post transplantation care by early identification of acute rejection due to higher frequency of testing, decrease the high number of outpatient visits, increase patient
satisfaction, all of which may improve kidney-graft
survival. A study is beginning at the UK National Health
Service (NHS) to monitor kidney transplant patients at home by having their self-test results transmitted automatically
to clinical staff for evaluation and intervention.
Kidney Disease is a Worldwide Healthcare Crisis
Kidney disease (CKD) is a major healthcare crisis. It is growing at an accelerated rate, rising from 13th to 10th place in the World Health Organization ranking of most common
causes of death. It currently represents a huge healthcare economic burden in every country and because of its growth it will be an even larger one in the future unless CKD can be detected and treated early.
If Detected Early, Kidney Disease Progression can be Prevented or Delayed 1
As many as 90% of people with kidney disease are
undiagnosed.1 In the U.S. alone 15 million adults are
estimated to have CKD but 13.5 million are unaware they have it. Kidney disease is often termed the “silent killer” because it shows no symptoms until it is very late stage when there are few treatment options other than
dialysis, a very difficult end-stage treatment for patients and very expensive for the healthcare system. Because
kidney disease is almost always detected too late, treatment options are still associated with high mortality. Today, the availability of the first drug to retard the progression of
kidney disease (Dapagliflozin/Farxiga, Astra Zeneca) makes it even more important to detect kidney disease
early so treatment can be started before it is too late.2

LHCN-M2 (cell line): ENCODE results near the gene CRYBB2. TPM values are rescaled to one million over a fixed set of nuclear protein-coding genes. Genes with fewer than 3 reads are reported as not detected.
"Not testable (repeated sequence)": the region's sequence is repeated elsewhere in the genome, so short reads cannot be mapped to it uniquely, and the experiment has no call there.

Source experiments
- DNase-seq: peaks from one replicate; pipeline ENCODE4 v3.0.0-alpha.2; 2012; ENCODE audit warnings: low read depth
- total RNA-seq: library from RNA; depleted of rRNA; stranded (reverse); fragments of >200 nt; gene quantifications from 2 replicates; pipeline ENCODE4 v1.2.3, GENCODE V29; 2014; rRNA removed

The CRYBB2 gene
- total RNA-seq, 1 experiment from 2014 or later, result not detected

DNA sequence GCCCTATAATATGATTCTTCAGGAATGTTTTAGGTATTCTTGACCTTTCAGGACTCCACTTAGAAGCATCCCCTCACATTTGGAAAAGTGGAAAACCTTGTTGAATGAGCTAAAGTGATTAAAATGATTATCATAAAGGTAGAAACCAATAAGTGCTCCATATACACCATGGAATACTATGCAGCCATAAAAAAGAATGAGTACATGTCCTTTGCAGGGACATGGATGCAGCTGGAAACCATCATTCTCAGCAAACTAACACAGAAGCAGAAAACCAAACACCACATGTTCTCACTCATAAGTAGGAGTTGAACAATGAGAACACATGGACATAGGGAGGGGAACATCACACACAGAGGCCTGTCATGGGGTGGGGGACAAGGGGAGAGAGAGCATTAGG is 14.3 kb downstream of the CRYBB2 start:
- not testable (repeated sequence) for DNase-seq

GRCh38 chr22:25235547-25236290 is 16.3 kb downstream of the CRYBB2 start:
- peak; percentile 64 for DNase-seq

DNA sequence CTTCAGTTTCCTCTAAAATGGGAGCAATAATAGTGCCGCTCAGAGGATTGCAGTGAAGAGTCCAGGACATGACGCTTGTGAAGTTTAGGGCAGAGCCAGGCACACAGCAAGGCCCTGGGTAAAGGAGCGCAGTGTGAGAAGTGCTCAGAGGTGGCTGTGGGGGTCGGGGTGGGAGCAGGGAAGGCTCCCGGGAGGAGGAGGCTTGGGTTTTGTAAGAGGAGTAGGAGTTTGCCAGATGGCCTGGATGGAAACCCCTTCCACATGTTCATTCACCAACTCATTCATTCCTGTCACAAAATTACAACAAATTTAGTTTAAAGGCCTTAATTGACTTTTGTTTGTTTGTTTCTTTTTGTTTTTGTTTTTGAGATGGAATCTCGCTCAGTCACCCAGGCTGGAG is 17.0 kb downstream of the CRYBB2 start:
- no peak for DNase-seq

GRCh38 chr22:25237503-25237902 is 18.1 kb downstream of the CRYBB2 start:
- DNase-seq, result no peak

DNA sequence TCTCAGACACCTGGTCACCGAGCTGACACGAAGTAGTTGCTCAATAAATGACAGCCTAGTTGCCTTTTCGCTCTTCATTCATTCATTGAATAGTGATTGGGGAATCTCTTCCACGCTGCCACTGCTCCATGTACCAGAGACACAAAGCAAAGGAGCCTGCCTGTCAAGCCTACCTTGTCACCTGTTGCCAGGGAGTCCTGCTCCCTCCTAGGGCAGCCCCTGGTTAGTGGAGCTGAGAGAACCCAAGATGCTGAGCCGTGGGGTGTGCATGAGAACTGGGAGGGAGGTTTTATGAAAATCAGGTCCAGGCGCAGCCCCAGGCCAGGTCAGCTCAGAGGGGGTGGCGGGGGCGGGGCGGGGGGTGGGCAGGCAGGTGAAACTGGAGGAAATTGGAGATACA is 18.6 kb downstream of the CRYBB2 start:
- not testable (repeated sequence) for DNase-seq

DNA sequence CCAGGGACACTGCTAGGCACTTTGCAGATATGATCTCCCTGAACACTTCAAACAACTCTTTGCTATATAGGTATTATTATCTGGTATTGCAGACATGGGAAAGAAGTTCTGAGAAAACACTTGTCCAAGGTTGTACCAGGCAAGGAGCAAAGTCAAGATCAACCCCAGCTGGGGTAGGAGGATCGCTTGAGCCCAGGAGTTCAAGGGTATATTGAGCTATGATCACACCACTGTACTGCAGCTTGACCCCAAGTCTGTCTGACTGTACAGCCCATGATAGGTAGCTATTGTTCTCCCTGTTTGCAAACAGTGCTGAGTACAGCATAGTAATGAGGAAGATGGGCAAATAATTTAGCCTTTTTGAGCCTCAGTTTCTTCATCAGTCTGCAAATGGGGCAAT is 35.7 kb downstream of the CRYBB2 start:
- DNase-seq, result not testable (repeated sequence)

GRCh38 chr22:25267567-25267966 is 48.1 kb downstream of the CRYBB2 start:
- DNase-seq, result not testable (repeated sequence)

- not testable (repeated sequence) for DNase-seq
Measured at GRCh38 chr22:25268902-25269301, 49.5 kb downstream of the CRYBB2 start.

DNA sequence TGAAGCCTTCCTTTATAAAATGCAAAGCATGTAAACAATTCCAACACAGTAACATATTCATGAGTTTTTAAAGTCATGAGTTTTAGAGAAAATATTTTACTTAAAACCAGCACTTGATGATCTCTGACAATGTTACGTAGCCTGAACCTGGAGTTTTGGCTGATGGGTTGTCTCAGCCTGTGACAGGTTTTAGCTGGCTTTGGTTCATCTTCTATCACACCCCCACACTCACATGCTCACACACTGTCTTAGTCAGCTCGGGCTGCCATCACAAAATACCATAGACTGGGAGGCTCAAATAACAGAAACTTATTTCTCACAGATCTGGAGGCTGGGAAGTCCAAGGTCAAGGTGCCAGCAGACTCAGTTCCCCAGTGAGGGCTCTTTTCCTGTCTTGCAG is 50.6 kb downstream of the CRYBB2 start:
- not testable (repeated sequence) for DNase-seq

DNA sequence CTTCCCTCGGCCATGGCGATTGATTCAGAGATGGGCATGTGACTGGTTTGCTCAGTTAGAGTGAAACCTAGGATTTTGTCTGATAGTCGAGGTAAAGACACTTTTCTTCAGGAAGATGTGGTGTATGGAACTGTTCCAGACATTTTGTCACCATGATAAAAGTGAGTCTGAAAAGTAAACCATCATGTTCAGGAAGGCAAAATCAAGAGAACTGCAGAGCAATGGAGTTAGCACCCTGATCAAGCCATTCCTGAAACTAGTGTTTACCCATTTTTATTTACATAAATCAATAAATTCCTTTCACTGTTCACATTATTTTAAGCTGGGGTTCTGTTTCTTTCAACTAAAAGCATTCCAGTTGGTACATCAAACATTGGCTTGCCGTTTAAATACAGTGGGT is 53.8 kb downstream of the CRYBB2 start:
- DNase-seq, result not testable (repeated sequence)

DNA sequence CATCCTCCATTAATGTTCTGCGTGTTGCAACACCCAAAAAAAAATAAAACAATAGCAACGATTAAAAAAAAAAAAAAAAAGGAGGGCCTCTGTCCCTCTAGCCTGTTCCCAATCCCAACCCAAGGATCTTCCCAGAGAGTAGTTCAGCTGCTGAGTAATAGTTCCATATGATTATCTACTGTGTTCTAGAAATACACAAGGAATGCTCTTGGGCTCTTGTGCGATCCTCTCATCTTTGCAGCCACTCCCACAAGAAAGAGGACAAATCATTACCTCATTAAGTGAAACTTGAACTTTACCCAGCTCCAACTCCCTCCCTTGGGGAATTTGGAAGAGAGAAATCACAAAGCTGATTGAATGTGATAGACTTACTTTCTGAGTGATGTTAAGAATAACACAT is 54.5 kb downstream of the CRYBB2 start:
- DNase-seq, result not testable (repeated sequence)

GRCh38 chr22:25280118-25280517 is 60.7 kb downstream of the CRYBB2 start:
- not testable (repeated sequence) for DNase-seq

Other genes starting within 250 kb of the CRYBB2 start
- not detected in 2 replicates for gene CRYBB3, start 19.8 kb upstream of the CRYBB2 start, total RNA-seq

Other novel therapeutics are in various stages of development and also show potential to treat kidney disease.3
Global Map of Chronic Kidney Disease, Both sexes, all ages, annual % change, 1990 to 2019, deaths per 100,000
Nova Max Pro Specifications
Test Measured: Creatinine
Tests Reported: Creatinine, eGFR
Test Time: 30 seconds
Test Strip Volume: 1.2 µL
Test Methodology: Electrochemistry
Weight: 90g (3.17 oz)
Size: 3.75 in x 2.44 in x 0.74 in
(95.25 mm x 61.98 mm x 18.80 mm)
Sample Types and Operating Modes:
Whole Blood: Capillary
Creatinine: 0.30-7.00 mg/dL or 27-619 μmol/L
Temperature: 59˚F – 104˚F (15˚C – 40˚C)
Altitude: 15,000 feet (Up to 4,500 meters)
Humidity: 10% to 90% relative humidity
Test Strips and Reagents:
Test Strip Refrigerated Storage: 12 months 36˚F – 46˚F (2˚C – 8˚C)
Test Strip In-Use
Stability: 3 months
Quality Control 3 levels (low, normal, high)
Patient and QC Tests: 400
For in-vitro diagnostic use
Meter Data Output: Wireless Bluetooth connectivity
Type: 3.7V Li Polymer Rechargeable Battery
• LCD large color display • Traditional QC with target values assigned to QC materials • Units of measure based on meter (mg/dL or µmol/L) • Automatic shut-off when not in use • Automatic sample detection and analysis • Automatic sample counting with date/time stamp for data tracking